It is a tipoff when Laura Hale Brockway opens her "What kind of a word nerd are you?" article at PR Daily with an apology for conducting a what-kind-of-X-are-you quiz, as if acknowledging that she is using a stale gimmick includes us in an in-joke.

What follows is an equally stale mixture of shibboleths and inconsequential style points.

I use the serial comma in my own writing, a personal preference, but I omit it in editing Sun articles because that is house style. I am equally indifferent to using or omitting an apostrophe in making numbers plural, another minor point of house style. The hyphen, as you can see in the opening sentence, is not my "least favorite punctuation mark." I endorse the use of the semicolon, but have no favorite punctuation mark; I employ all of them as they suit the purpose. Ms. Brockway appears to think that decimate can only mean "reduce by a tenth," a bogus peeve I do not share, and that Eats, Shoots & Leaves is a reputable authority, from which I dissent.

I suspect that Ms. Brockway would be receptive to the comma jockey theory of copy editing: that we obsess over punctuation and spelling and hold fast to a set of usage peeves that constitute the secret handshake of the usage elect.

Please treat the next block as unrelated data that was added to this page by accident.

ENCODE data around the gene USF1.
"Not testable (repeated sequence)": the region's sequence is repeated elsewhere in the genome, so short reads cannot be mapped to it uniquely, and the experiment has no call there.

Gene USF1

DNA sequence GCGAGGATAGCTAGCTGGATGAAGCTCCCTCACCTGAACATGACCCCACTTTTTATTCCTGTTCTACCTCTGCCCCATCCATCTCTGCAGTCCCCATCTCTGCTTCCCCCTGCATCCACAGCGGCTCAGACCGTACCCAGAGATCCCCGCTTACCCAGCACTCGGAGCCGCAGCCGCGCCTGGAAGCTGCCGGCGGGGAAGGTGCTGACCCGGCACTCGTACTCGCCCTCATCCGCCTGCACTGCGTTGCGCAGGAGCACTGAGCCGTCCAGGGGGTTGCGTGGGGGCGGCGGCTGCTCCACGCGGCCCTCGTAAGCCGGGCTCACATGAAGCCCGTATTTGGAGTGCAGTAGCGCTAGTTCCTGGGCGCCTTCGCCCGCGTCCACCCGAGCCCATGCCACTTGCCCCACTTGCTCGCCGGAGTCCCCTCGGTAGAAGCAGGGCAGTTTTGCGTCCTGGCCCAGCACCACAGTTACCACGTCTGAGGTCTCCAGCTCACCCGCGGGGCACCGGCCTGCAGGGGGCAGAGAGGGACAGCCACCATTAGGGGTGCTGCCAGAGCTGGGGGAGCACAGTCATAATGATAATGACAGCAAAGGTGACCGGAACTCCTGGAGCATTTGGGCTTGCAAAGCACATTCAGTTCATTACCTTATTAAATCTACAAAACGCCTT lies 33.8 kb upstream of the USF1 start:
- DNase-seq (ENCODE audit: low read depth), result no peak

For the reputation of my fellow word nerds, let me give you a more reliable picture, if I may use myself as an example.* 

They pay copy editors to know and enforce house style, which is always arbitrary. That's just a job. Some features of house style are not to my taste, but that doesn't matter. My copy of the latest edition of the Associated Press Stylebook arrived this week, and I did not experience palpitations upon opening it. 

Word nerds are expected to be knowledgeable about grammar and usage. Colleagues consult me regularly about who/whom, subject-verb agreement, and like issues. I am expected to recognize when a writer has fallen into a homonym trap. 

I am also expected to make judgments about tastefulness and appropriateness of language, whether it fits the subject, the occasion, and the publication. And I am expected, when a writer has gone forty-five lines over the available space, to cut judiciously, without sacrificing anything essential.**

In all this, I am expected to be informed enough to be authoritative, which is why I own, and consult, half a dozen dictionaries and more than a dozen usage manuals. I regularly consult Language Log. I follow and am in communication with more than a score of linguists, lexicographers, and expert editors online.

I attend conferences, and it is a sure mark of word-nerdiness that half a dozen people turned out at nine o'clock on a Saturday morning at the ACES conference in Las Vegas to hear Steve Kleineder talk about syllabification. (It was fascinating.) 

And, from time to time, as I would swat flies, I expose trashy, superficial articles about grammar, usage, and editing on the Internet. 

 

 

*If I were to produce a quiz to gauge word-nerdiness, I think Ms. Brockway would quail at the prospect. 

 

**The amount of copy I have excised over the past thirty-four years puts me in the Saul-hath-slain-his-thousands-and-David-his-ten-thousands category.